On December 10, 2012, a federal court in Los Angeles, California entered a restraining order delaying the release of “Age of the Hobbits,” a so-called “mockbuster” film that was scheduled to debut just three days before the U.S. premiere of “The Hobbit: An Unexpected Journey.” Warner Brothers Entertainment v. The Global Asylum, Inc., No. 12-cv-9547 (C.D. Cal. Dec. 10, 2012).
The plaintiffs, Warner Brothers Entertainment, New Line Cinema, Metro-Goldwyn-Mayer Studios, and The Saul Zaentz Company (SZC ), own the exclusive rights to produce and distribute films based on “The Hobbit” and “The Lord of the Rings” novels written by Oxford don J.R.R. Tolkien. SZC also owns several trademark registrations that use the word “hobbit”–a race of mythical, diminutive creatures featured prominently in Tolkien’s fiction set in a long-ago age known as Middle Earth. The plaintiffs previously produced and marketed the hugely successful “Lord of the Rings” trilogy of films. On December 16, 2012, they are scheduled to release “An Unexpected Journey,” the first of three films to be based on “The Hobbit.”
The defendant, The Global Asylum, Inc., is a film production company that is known for producing “mockbusters”–which the court described as “cheaper parodies of major films that often have titles very similar to major releases.” One of Global Asylum’s newest films, titled “Age of the Hobbits,” is a low-budget film about a village of small, peace-loving people in an ancient age who are attacked by dragon-riding cannibals. Media coverage of the mockbuster film described it as “a fantasy tale inspired by J.R.R. Tolkien’s The Lord of the Rings.” “Age of the Hobbits” was scheduled for release on December 11, 2012.
The plaintiffs sued Global Asylum for trademark infringement, false designation of origin, trademark dilution, false advertising, and unfair competition. Among other things, they contended that the title “Age of the Hobbits” was confusingly similar to “The Hobbit: An Unexpected Journey,” and that its release was timed to free-ride on the international promotional campaign for the authorized Hobbit movie. The plaintiffs introduced into evidence a survey showing that 47.75 percent of 400 randomly-selected respondents associated the term “Hobbit” with SZC, d/b/a “Tolkien Enterprises” and Tolkien properties. A separate survey conducted by Nielsen National Research Group showed that approximately 30 to 40 percent of survey respondents were confused about the source of “Age of the Hobbits.”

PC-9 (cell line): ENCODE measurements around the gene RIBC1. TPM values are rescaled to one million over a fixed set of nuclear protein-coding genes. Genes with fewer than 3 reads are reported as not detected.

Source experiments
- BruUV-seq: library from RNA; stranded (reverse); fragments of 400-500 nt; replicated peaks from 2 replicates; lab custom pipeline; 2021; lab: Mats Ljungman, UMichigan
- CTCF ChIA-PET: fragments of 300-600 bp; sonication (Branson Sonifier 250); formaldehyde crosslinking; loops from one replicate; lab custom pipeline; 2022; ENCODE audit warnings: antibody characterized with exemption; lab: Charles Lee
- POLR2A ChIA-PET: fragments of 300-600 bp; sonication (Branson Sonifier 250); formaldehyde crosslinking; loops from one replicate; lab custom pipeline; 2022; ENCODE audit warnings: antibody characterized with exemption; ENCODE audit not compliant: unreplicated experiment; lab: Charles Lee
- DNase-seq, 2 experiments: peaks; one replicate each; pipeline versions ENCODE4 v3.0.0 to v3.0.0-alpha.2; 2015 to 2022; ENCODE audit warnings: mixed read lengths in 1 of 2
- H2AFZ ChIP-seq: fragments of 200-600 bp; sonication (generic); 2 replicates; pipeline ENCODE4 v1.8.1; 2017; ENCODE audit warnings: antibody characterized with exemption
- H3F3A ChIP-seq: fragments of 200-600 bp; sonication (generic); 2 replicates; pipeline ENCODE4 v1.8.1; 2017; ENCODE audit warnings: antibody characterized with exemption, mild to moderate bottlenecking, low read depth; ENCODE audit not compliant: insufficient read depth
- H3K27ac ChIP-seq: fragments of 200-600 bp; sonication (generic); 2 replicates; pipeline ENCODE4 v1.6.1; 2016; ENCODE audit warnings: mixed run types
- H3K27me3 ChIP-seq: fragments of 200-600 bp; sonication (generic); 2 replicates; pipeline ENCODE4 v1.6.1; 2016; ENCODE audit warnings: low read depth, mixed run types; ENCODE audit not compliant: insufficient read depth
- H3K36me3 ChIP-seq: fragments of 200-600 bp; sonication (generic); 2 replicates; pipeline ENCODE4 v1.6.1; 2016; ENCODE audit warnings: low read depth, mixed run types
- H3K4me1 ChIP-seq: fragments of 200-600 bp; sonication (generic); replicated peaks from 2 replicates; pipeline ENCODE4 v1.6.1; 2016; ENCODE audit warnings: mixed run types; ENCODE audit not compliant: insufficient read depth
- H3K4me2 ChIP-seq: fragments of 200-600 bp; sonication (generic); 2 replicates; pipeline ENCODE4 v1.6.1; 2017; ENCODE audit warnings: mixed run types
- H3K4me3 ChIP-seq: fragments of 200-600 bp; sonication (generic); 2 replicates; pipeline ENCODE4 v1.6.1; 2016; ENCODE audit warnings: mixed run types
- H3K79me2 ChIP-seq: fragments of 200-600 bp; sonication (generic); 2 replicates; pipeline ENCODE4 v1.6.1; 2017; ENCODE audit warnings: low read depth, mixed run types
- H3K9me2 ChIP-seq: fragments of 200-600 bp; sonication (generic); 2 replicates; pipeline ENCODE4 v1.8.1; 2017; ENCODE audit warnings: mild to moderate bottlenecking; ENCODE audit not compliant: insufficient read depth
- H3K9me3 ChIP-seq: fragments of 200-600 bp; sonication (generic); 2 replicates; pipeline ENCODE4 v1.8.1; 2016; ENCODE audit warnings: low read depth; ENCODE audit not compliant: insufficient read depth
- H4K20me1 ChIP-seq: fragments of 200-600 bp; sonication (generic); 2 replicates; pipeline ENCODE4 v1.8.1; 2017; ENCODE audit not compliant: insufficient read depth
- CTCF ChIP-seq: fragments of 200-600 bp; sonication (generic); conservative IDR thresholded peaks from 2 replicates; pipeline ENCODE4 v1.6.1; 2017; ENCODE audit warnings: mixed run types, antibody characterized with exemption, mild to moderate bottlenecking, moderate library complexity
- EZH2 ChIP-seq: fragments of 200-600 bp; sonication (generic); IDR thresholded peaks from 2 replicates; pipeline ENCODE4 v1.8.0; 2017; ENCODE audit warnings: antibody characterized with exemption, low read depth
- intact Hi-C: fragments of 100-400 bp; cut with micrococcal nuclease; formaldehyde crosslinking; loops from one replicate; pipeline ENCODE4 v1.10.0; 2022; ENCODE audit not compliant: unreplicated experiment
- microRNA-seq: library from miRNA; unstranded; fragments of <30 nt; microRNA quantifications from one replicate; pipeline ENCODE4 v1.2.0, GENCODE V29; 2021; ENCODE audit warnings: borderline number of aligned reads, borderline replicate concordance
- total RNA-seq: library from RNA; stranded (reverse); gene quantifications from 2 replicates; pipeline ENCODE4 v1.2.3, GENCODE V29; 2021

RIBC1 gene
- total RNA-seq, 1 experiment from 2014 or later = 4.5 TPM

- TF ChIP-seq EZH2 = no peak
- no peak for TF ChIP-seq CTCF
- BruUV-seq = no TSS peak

For its part, Global Asylum argued that its movie title was not confusingly similar to the plaintiffs’ title. In granting the plaintiffs’ request for a temporary restraining order barring the release of Global Asylum’s film under the title “Age of the Hobbits,” the court squarely rejected this argument. The court wrote:
Here, the mark at issue is the word “Hobbit.” “Hobbit” is a trademarked word that Asylum uses in its movie title. The marks are therefore not only similar but identical. Moreover, the imagery surrounding the use of the mark is similar, thus increasing the possibility of confusion. Asylum’s poster for “Age of Hobbits” shows the word “Hobbit” with an image that features two characters holding weapons in the center, with fire-breathing dragons, a hooded figure, a mountain, and fire in the background, and a battle scene in the foreground…. This imagery is similar to several posters produced by New Line for “The Hobbit: An Unexpected Journey” and “The Lord of the Rings Trilogy.” … The promotional materials for “The Hobbit: An Unexpected Journey” and “The Lord of the Rings Trilogy” feature characters holding mythical weapons, mythical creatures such as dragons, battle scenes, mountains, and fire, among other images that are similar to those used to promote Asylum’s film.
Plaintiffs cannot claim exclusive rights to the images described above—fantastical images of swords, mythical creatures, and the like…. However, the question is whether, viewing the marks in their entirety as they appear in the marketplace, “the total effect of [Asylum’s] product and package on the eye of the ordinary purchaser” is likely to cause confusion…. Here, viewing the imagery in the posters in connection with the use of the term “Hobbit” in the title “one is immediately struck by the similarity” between the two images…. Given the similar overall appearance of the posters and the prominent use of the trademarked term, the Court has “no difficulty concluding that the marks are overwhelmingly similar.”
Based on this finding, the relatedness of the goods offered by the parties, the similarity of ther marketing channels, and Global Asylum’s admission “that the temporal proximity of the release dates was ‘not a coincidence,’” the court found that confusion was likely. The court also determined that the plaintiffs would likely be irreparably harmed absent a restraining order, and the balance of hardships to the parties supported the entry of such an order. Therefore, the court ordered that Global Asylum and its related parties “refrain from advertising, selling, or otherwise distributing any film with the title ‘Age of Hobbits’ or using any other title, name, or mark that is confusingly similar to the trademarks ‘The Hobbit,’ and ‘Hobbit’ or to the title of plaintiffs’ film, ‘The Hobbit: An Unexpected Journey.” The court scheduled a hearing for January 28, 2013 to determine whether to convert the restraining order into a preliminary injunction.
by Shawn N. Sullivan, Dec. 11, 2012.